(CN) – The European Commission announced plans to remove illegal content on the Internet by revamping its “notice and action” procedures.
Under the EU’s E-Commerce Directive, Internet service providers and website-hosting services are required to verify and remove illegal material upon receiving notice of such activities.
But the directive does not directly say what constitutes a valid notice to a service provider, or what actions ISPs must take in response to a notification.
For instance, according to a commission paper on digital market stability, Article 14 of the directive grants safe harbor to providers with illegal material on a site if they do not have “actual knowledge” of illegal activity or information.
But some member states say a court order is necessary for “actual knowledge,” while others say it is enough for a user to post a “red flag” on the content.
The paper also notes a lack of common understanding on what it means to “expeditiously disable” illegal content once a provider receives notice.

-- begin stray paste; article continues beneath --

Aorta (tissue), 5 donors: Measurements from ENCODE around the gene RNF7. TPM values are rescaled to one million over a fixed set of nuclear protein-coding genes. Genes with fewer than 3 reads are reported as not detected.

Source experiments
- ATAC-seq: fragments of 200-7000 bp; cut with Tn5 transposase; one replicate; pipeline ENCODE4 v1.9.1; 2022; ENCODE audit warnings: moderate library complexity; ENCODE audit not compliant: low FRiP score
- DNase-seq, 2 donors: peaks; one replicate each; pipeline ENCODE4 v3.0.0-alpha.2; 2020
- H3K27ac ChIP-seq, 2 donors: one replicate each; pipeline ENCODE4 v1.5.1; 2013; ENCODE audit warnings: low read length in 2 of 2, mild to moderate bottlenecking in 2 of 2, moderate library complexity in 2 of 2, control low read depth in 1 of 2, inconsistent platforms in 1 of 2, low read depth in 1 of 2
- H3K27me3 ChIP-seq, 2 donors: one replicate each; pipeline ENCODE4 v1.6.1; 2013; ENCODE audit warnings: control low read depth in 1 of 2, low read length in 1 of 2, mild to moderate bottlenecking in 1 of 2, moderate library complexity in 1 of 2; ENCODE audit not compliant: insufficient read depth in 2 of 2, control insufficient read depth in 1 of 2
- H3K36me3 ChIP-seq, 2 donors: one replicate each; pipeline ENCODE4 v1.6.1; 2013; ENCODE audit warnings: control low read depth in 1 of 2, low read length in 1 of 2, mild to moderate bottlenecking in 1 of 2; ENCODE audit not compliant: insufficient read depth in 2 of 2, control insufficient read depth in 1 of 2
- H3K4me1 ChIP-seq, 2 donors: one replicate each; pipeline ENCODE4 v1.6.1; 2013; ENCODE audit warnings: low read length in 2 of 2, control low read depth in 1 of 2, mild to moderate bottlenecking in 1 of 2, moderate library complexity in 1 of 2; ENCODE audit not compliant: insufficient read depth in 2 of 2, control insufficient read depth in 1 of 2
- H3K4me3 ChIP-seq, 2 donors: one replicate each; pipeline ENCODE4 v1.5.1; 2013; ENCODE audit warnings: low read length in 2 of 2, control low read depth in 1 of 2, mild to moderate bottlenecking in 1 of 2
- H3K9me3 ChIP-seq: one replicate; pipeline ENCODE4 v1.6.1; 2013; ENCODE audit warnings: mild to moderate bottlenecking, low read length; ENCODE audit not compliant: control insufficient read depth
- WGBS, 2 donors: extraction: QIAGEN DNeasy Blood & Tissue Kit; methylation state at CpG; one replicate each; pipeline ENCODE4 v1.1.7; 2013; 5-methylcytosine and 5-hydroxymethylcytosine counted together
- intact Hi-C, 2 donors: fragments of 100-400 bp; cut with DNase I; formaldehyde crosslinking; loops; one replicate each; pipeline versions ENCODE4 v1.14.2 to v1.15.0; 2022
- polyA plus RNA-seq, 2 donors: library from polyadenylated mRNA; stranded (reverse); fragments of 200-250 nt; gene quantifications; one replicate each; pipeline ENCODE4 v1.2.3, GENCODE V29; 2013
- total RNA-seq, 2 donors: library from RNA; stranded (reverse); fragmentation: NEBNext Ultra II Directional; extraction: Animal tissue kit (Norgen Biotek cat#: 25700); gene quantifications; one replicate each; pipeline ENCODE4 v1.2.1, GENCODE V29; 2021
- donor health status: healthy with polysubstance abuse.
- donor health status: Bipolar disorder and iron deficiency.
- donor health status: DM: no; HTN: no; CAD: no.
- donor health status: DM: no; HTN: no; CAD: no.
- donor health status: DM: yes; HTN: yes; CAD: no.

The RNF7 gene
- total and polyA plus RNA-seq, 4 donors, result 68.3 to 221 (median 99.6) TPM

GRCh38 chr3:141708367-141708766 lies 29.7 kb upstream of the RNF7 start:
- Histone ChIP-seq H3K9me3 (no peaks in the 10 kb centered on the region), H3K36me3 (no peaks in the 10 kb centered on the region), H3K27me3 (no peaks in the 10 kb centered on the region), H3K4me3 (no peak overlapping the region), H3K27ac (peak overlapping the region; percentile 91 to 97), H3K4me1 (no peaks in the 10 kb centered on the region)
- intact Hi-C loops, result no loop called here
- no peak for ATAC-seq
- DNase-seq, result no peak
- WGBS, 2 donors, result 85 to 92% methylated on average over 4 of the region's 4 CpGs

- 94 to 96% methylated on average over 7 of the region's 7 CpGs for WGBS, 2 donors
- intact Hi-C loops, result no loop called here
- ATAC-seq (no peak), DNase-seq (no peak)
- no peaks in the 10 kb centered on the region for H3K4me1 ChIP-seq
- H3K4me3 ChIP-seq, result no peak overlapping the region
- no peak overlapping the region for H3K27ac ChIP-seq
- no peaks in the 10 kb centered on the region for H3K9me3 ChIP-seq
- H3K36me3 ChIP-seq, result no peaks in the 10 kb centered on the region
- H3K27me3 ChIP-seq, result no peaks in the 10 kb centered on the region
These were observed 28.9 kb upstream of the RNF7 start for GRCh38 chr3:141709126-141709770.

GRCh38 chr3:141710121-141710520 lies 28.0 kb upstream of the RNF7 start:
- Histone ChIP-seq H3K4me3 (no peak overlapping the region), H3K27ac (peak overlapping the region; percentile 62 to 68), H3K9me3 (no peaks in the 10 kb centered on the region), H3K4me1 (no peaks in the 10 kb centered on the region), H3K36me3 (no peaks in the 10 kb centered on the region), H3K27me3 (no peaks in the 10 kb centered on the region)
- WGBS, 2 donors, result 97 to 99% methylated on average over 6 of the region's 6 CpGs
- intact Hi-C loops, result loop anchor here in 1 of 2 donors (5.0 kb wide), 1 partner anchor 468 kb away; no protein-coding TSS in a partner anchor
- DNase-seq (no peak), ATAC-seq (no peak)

In Poland the information has to be “disabled” but not removed, while Sweden requires that providers prevent its “further dissemination.”
The commission says civil rights organizations have complained that the absence of unionwide procedures caused individual companies to develop extreme policies, either taking down information on any unverified complaint or disregarding complaints entirely.
The Center for Democracy & Technology said on its website it was important that “notice-and-action frameworks do not come at the expense of online free expression and access to information.”
To resolve these issues, the commission put several questions up for public comment.
“Should all hosting service providers put in place mechanisms to notify illegal content that are easy to find and easy to use,” it asked. If so, should those mechanisms should be the only means of notification?
The commission also asked, “Should hosting service providers consult the providers of alleged illegal content” before taking it down and “should they provide feedback to notice providers?”
The public has until Sept. 3 to comment.